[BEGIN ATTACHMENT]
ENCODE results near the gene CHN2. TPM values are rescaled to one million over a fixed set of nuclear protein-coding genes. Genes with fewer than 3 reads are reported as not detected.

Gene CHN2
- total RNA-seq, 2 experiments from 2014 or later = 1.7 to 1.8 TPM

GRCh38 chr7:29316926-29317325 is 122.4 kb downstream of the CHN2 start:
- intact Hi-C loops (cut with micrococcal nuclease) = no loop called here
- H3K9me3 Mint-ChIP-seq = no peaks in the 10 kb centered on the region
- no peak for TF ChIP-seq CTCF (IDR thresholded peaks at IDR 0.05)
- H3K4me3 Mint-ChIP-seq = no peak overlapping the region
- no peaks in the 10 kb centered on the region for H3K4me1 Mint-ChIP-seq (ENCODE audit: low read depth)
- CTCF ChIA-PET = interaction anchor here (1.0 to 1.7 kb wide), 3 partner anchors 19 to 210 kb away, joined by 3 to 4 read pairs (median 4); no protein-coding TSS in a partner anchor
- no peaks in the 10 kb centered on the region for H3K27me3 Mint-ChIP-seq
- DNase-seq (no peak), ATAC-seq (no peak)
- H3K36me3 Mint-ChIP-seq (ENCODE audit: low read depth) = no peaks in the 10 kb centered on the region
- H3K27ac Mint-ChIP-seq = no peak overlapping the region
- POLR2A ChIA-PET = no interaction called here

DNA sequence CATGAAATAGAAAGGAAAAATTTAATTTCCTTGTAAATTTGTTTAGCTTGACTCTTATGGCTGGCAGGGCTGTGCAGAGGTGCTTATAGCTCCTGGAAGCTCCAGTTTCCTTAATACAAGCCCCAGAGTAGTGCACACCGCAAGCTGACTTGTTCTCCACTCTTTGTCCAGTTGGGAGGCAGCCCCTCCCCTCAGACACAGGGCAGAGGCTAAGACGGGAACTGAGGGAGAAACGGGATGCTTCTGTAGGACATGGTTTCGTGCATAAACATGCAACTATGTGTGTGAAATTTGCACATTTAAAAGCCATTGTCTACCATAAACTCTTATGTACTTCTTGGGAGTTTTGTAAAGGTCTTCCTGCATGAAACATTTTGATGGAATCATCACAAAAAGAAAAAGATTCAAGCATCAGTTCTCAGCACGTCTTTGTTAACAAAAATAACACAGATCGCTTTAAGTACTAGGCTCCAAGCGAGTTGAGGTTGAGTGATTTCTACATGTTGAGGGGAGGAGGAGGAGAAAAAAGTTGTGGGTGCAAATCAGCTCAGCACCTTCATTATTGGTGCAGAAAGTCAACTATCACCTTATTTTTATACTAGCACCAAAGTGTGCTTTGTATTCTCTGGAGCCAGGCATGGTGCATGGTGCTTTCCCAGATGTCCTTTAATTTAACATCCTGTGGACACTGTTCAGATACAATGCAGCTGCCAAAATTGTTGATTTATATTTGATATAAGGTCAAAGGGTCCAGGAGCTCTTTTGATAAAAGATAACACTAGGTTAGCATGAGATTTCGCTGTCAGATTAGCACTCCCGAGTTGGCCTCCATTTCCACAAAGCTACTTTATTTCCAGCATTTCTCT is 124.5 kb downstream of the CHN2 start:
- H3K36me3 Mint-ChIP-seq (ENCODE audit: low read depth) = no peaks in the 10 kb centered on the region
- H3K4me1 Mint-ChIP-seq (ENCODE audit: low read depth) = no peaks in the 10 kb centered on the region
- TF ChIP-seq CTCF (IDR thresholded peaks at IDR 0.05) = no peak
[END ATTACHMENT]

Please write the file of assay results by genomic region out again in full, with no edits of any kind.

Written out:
ENCODE results near the gene CHN2. TPM values are rescaled to one million over a fixed set of nuclear protein-coding genes. Genes with fewer than 3 reads are reported as not detected.

Gene CHN2
- total RNA-seq, 2 experiments from 2014 or later = 1.7 to 1.8 TPM

GRCh38 chr7:29316926-29317325 is 122.4 kb downstream of the CHN2 start:
- intact Hi-C loops (cut with micrococcal nuclease) = no loop called here
- H3K9me3 Mint-ChIP-seq = no peaks in the 10 kb centered on the region
- no peak for TF ChIP-seq CTCF (IDR thresholded peaks at IDR 0.05)
- H3K4me3 Mint-ChIP-seq = no peak overlapping the region
- no peaks in the 10 kb centered on the region for H3K4me1 Mint-ChIP-seq (ENCODE audit: low read depth)
- CTCF ChIA-PET = interaction anchor here (1.0 to 1.7 kb wide), 3 partner anchors 19 to 210 kb away, joined by 3 to 4 read pairs (median 4); no protein-coding TSS in a partner anchor
- no peaks in the 10 kb centered on the region for H3K27me3 Mint-ChIP-seq
- DNase-seq (no peak), ATAC-seq (no peak)
- H3K36me3 Mint-ChIP-seq (ENCODE audit: low read depth) = no peaks in the 10 kb centered on the region
- H3K27ac Mint-ChIP-seq = no peak overlapping the region
- POLR2A ChIA-PET = no interaction called here

DNA sequence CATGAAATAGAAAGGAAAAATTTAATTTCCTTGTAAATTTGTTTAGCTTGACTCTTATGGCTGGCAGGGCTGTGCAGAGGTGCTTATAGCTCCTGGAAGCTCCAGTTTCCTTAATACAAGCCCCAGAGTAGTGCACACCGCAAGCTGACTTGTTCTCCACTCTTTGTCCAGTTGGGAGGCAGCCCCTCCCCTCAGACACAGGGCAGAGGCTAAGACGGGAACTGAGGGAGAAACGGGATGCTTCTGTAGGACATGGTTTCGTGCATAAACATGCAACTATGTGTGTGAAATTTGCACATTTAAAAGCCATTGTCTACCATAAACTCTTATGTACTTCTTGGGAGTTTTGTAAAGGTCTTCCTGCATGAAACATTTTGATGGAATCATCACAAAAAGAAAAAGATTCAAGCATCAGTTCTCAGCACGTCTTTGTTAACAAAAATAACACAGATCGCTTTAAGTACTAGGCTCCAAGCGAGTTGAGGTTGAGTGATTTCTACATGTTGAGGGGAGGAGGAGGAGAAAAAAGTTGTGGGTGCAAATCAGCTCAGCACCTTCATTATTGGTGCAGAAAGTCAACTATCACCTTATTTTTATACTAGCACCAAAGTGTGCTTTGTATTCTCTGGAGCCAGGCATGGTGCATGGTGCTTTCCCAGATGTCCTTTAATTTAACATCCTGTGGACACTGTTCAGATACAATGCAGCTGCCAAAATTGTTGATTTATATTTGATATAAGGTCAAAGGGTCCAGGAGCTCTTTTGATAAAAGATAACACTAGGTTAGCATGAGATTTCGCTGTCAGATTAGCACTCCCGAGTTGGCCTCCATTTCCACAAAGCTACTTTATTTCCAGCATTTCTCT is 124.5 kb downstream of the CHN2 start:
- H3K36me3 Mint-ChIP-seq (ENCODE audit: low read depth) = no peaks in the 10 kb centered on the region
- H3K4me1 Mint-ChIP-seq (ENCODE audit: low read depth) = no peaks in the 10 kb centered on the region
- TF ChIP-seq CTCF (IDR thresholded peaks at IDR 0.05) = no peak